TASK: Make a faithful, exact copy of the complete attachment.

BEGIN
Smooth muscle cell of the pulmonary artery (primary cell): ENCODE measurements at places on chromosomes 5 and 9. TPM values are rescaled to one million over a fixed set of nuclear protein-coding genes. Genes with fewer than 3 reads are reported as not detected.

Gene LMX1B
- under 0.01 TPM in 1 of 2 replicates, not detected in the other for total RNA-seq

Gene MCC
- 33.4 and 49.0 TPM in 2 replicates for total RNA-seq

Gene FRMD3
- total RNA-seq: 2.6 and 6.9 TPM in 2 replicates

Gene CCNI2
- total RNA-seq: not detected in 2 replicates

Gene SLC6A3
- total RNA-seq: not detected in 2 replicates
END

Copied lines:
Smooth muscle cell of the pulmonary artery (primary cell): ENCODE measurements at places on chromosomes 5 and 9. TPM values are rescaled to one million over a fixed set of nuclear protein-coding genes. Genes with fewer than 3 reads are reported as not detected.

Gene LMX1B
- under 0.01 TPM in 1 of 2 replicates, not detected in the other for total RNA-seq

Gene MCC
- 33.4 and 49.0 TPM in 2 replicates for total RNA-seq

Gene FRMD3
- total RNA-seq: 2.6 and 6.9 TPM in 2 replicates

Gene CCNI2
- total RNA-seq: not detected in 2 replicates

Gene SLC6A3
- total RNA-seq: not detected in 2 replicates